Cultural Surprises in Madrid

Kiddest Sinke
May 28, 2017

As I dragged my two overpacked suitcases through the Madrid airport, my head throbbed with the pain of sleep deprivation. Believe me, a six hour time zone change transforms your Spanish skills...and not in the way desired. Nonetheless, the IES Abroad program leaders survived my hazy language comprehension, guiding me to a taxi which transported my friend Liz and me to our host family’s apartment. Our host mom Ana greeted us in English instead of Spanish, probably noticing my ghoulish yawns and eye bags. If you want to avoid jet lag, trust me: don’t sleep until the evening. No matter how tempting a nap sounds.

A week later, the time difference no longer bothers me; however, understanding and assimilating to cultural differences remains a continuous journey. Many people smoke cigarettes on the streets, inside houses, and outside restaurants—a concept foreign to me since Oregon law prohibits smoking within ten feet of public buildings. More pleasantly, I was surprised by the Spaniards’ relaxed pace of living. Unlike large American cities where residents often shove through crowds, rushing to work, local Madridians seem to enjoy strolling down the streets with loved ones, often stopping at restaurants for tapas and drinks.

As I walked through parks, and even through the Metro, I was astonished by the mass displays of public affection. Coming from a partially Ethiopian family, I felt comfortable with the Spanish’s similar custom of greeting people with cheek kisses. Though if I said the girl shoving her boyfriend against the subway train’s door didn’t make me cringe, I’d be lying. After discussing Celestina, a 1499 Spanish play centered around a lady pimp, my literature teacher explained that while sexual contact is often censored or hidden in the United States, most Spaniards consider discussion and displays of affection as normal.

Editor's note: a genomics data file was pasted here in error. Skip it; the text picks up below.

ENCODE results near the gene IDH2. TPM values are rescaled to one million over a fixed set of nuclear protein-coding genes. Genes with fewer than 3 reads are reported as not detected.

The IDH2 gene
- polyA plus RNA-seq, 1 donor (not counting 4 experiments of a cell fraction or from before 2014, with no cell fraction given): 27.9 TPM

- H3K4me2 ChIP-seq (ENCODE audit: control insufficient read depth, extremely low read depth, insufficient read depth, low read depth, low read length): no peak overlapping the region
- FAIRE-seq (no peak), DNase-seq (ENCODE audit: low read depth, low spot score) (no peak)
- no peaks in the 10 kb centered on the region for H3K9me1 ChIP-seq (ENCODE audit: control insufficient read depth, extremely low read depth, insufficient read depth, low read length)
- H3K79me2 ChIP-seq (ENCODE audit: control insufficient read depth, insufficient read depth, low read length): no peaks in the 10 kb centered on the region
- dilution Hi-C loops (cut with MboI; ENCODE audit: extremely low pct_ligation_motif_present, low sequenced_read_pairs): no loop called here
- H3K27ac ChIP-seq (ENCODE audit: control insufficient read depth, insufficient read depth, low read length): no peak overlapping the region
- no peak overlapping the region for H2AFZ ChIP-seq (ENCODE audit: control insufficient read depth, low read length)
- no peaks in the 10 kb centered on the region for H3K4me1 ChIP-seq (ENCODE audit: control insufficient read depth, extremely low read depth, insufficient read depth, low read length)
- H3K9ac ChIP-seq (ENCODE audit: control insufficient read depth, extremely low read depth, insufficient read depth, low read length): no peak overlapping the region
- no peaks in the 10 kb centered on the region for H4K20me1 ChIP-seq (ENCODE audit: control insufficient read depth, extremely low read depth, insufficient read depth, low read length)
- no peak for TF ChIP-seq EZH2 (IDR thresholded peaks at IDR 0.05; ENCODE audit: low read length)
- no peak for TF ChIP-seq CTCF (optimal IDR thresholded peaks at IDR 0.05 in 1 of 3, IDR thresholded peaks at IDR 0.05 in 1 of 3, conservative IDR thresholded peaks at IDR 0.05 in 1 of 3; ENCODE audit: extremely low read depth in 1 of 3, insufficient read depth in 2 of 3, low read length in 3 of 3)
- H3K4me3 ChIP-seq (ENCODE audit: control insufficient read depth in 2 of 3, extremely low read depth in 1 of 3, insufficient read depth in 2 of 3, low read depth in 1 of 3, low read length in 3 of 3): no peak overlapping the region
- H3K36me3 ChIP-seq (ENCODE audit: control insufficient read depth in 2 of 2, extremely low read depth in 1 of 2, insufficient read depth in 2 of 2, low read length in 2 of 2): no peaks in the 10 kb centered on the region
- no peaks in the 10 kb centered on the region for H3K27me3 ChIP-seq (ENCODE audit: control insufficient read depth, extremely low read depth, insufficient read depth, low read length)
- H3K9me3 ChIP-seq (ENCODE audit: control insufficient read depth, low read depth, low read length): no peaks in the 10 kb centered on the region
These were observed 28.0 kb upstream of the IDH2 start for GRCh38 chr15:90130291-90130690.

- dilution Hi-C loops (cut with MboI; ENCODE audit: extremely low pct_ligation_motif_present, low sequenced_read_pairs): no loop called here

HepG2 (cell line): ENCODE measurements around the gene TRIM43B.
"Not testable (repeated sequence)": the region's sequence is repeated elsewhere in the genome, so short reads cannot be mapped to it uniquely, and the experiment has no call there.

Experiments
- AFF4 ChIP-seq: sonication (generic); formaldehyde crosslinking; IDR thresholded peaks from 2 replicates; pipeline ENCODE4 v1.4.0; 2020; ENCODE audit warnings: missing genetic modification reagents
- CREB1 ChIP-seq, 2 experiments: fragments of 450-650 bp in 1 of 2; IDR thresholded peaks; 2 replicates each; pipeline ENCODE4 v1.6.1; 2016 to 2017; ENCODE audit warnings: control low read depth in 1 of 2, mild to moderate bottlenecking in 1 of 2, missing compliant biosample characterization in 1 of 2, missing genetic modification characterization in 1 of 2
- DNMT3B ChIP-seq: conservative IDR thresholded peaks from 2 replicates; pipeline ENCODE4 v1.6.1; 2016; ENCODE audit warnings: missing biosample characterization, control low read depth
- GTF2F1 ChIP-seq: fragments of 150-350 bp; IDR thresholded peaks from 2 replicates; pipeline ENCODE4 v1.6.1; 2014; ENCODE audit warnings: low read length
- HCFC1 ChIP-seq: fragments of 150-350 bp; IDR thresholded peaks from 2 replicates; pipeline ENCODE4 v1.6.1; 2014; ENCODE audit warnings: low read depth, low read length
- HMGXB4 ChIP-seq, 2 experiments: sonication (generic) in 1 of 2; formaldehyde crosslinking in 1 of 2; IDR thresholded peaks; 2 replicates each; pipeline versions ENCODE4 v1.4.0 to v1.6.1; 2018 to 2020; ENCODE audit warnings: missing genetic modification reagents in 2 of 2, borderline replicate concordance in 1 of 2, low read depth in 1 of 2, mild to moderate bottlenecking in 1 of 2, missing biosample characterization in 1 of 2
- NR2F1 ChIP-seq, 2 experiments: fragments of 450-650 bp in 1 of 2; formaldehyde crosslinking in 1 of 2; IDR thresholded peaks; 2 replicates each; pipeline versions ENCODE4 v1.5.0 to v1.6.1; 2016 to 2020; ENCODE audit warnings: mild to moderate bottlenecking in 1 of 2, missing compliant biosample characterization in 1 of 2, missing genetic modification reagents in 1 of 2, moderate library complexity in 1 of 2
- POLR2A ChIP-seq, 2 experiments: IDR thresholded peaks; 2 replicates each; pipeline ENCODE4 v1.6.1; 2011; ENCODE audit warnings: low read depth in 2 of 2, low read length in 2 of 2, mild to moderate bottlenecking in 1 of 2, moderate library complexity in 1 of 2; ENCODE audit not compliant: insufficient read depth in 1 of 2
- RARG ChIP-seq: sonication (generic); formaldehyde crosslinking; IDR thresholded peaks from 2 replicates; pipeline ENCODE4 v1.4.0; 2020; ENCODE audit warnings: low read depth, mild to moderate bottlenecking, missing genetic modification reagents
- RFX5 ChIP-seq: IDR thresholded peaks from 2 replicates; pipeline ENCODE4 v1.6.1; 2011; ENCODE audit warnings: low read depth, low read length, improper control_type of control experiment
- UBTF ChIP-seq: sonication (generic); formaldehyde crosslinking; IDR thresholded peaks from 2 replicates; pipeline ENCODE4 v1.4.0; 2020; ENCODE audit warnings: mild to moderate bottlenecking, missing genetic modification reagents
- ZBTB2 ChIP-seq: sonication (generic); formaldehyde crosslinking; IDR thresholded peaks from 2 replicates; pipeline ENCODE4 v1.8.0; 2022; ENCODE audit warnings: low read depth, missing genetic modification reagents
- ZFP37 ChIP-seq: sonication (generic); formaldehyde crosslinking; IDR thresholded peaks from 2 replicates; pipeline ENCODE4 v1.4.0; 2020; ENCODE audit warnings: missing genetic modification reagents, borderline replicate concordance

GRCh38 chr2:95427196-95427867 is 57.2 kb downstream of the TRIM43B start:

Among all the cultural differences, I’ve struggled the most with adjusting to the Spanish meal times. In the mornings, most people drink coffee, and maybe a slice of bread if they’re feeling lavish. Around 2 pm the largest meal of the day, la comida occurs. La comida is a time of socialization and relaxation, lasting much longer than a traditional American lunch. Typically, this meal consists of a side dish, main course, and a dessert which ranges from ice cream to fresh fruit. My favorite dish so far has been paella: rice slow-cooked with vegetables, saffron seasoning, and meat or seafood. As a pescaterian, I’ve found myself impressed with the abundance of food options. However, since many dishes contain animal products, a vegetarian or vegan might struggle to find healthy and filling options in Spain. That being said, most dishes except for deserts contain little to no dairy, so lactose intolerance or milk allergies shouldn’t cause too many issues.

Around 9 to 10 pm, I join people for tapas at a restaurant or my homestay. Dinner runs late in Spain, partly because of the siesta—an afternoon nap taken after lunch. In fact, a lot of things run late in Spain, including the night life. Some dance clubs open around 2 am and close around 7 am. Call me a grandma, but back on campus, by 2am I’m ready to return to my dorm. Still, the sleep deprivation is worth it, especially at the seven story discoteca el Kapital.

So far, Spain’s vibe has been so different than any place in the United States. Even Madrid alone cannot be boiled down into one word, and maybe that’s what is so wonderful about it. While shocking, Madrid’s differences from America has given me a greater understanding of Spanish culture, and I look forward to exploring more sites and meeting new people.

More Blogs From This Author

View All Blogs

Kiddest Sinke

<p>The name&#39;s Kiddest, and welcome to my travel blog. I live in Eugene, Oregon with my four sisters, which means I love hiking and drinking too much kombucha. I enjoy writing, drawing, and cooking. When I&#39;m not embarrassing myself in public, you&#39;ll probably find me in bed laughing at memes. Sometimes I attempt to speak Spanish.</p>

2017 Summer 1, 2017 Summer 2
Home University:
Yale University
Explore Blogs